The word ‘war game’ sometimes gets a bad rap in the board game community. The games often have convoluted rules that favor whoever spent thirty hours reading and studying just to shove it in your face that they are better than you. You know–Warhammer. Kidding aside–these kinds of games really are a little more complicated and can be off-putting to new or young players. Don’t believe me? Just ask if anyone is up for a game of Risk the next time you go to a family get together. The solution? Battlelore my friends.
Battlelore is a game published by Fantasy Flight and Days of Wonder. It takes complicated rules, an epic setting, and all the rule arguing and condenses it into a sleek single package. No weird rules, no special instances, and no expensive set up costs. This is everything you love about war-gaming with none of the usual drawbacks.
The game is set as a war between two opposing dualistic forces. One is a technologically advance human/elf/pretty people races with knights, archers, and golems. The other is a demonic backwards army of darkness that employees extras from the Two Towers, wild beasts, and Cthulhu.
Though the two sides of the war are fairly different in their play style, they are well matched. Each side has things that are good or bad. For example the evil army has special abilities that make them reliant on high risk luck outcomes on dice rolls while the good army is more reliable with better stats.
To set the game up you have a large open playing field that is broken into three distinct combat zones. You and your opponent draw a scenario card that tells you how to set up your end of the field. On the card it shows you where hills, trees, rivers, and towns are located. The card also stats how you can acquire extra victory points for your army this round.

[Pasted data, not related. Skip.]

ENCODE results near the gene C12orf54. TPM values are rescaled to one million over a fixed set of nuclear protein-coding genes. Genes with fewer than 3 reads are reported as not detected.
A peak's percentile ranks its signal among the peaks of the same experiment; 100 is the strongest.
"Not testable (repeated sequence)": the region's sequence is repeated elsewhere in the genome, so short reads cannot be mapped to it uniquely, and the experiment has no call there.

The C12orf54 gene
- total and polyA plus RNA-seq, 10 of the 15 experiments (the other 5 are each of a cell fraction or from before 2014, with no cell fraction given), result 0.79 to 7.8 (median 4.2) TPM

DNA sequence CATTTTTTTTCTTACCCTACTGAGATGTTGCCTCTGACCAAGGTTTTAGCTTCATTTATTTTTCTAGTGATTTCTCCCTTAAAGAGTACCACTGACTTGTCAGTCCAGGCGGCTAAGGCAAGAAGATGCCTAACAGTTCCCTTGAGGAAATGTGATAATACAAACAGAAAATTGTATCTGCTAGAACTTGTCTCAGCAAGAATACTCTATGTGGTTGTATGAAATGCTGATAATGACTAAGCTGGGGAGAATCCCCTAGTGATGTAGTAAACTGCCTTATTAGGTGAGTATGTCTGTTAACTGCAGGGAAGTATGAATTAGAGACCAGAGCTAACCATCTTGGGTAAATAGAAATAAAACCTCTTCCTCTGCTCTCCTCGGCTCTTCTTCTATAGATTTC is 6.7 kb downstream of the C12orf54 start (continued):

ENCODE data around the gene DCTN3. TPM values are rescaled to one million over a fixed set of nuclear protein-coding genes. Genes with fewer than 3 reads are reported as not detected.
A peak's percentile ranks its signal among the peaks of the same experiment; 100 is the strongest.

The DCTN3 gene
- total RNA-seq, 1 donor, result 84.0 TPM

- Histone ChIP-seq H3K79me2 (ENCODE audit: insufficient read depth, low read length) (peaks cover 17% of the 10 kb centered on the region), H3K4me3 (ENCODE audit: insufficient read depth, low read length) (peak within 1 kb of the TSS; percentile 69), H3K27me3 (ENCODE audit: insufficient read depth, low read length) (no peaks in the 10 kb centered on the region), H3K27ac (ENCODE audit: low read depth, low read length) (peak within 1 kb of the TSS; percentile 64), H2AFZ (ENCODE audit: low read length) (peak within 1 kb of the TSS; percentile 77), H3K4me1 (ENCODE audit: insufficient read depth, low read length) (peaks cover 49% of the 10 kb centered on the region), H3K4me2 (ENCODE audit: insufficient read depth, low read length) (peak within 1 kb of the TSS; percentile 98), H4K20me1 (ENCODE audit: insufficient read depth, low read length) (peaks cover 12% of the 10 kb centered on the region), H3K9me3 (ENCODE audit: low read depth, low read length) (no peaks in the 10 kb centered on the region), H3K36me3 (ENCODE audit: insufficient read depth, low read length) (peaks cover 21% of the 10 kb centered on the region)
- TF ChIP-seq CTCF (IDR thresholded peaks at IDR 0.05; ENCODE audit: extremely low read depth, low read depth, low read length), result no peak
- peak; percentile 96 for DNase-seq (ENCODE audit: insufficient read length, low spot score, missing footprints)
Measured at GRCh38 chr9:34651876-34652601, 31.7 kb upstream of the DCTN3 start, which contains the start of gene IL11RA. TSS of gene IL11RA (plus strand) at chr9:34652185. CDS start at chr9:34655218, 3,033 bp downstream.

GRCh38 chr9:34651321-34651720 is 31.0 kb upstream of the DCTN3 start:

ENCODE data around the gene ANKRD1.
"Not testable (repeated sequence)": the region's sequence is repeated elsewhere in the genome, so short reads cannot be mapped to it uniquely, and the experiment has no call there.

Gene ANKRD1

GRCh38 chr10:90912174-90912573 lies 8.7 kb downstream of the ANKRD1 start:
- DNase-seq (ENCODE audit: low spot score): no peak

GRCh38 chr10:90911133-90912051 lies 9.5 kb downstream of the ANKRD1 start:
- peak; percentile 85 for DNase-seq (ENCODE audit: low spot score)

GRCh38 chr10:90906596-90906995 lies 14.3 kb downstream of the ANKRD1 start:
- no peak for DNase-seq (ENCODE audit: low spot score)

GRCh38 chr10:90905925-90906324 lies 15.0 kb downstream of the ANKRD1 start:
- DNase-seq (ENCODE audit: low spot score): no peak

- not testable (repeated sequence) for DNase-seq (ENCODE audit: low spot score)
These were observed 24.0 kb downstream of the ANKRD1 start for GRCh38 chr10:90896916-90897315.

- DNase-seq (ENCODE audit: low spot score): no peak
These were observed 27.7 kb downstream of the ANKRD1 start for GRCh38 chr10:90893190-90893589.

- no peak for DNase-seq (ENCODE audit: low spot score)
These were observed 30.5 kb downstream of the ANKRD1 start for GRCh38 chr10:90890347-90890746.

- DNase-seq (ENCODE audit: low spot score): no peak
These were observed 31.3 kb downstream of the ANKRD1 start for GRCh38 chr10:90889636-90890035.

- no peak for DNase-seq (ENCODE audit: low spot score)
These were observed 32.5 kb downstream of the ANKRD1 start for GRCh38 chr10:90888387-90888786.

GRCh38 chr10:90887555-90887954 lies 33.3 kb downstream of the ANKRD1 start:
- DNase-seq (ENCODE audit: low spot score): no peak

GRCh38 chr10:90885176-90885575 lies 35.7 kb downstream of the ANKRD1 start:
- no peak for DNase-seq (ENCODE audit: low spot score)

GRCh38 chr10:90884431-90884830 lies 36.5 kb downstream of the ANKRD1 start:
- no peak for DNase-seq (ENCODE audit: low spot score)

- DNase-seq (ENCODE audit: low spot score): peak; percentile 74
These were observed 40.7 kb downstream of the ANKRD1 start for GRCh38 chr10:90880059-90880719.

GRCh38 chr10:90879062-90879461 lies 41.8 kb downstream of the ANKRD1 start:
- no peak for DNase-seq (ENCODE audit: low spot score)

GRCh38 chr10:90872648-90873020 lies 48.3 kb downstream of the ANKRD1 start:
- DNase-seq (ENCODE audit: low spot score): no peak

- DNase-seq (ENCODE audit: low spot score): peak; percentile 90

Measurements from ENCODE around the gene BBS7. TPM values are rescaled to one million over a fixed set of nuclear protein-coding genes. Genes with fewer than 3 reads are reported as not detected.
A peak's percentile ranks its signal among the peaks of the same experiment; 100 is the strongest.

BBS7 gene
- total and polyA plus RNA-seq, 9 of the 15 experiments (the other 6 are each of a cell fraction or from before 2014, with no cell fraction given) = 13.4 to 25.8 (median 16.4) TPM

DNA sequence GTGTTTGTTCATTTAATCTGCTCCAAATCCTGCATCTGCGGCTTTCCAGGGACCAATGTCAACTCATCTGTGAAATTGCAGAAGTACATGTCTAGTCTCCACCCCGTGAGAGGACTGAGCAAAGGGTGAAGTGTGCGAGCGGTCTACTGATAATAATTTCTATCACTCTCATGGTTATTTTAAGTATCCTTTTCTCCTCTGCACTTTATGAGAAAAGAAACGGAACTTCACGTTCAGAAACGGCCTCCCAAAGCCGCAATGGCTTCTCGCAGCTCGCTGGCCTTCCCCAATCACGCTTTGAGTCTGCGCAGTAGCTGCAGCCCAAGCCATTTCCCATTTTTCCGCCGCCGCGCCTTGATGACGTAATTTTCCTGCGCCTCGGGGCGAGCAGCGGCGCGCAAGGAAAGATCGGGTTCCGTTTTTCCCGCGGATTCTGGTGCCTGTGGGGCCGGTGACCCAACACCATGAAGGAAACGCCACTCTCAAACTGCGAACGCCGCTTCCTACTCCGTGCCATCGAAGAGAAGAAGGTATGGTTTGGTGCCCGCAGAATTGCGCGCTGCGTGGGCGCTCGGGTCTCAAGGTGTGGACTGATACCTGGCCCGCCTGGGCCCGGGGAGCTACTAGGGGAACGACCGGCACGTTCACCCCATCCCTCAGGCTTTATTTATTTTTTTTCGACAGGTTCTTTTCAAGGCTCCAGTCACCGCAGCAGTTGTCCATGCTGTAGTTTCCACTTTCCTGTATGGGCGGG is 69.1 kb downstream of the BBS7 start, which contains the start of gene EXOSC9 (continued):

The game is scored by victory points. You can get them for completing specific tasks laid out in your scenario card, drawing cards from the communal special abilities cards, or by controlling certain parts of the board.
After you have the board set up you have to place your units. Both sides are allowed a certain amount of points to buy units. You can either pick them individually or chose a premade army from a set of cards included in the game. Then you place face down cards on the board that represent your army. In addition to your units however you also have decoys. During this phase you try to outwit your opponent by laying your units secretly around the field.
Then there is the reveal phase in which flip the cards and place your plastic models in the card’s stead. This is where the game heats up. You and your opponent get a chance to see what your strategies were and how you match up against one another.
I played three games (a best two out of three) against one of my friends. He was the pretty people and I was the demons. We started out with a win condition for me that was control as many hills and forest as possible. I actually got more points from taking those then fighting and I started with a huge advantage of extra hills. Match one was a little one side.
Game two my friend needed to take the center of the board to get extra points. I didn’t realize how many extra points that would be and he let the flanks basically go. He steamrolled me late game.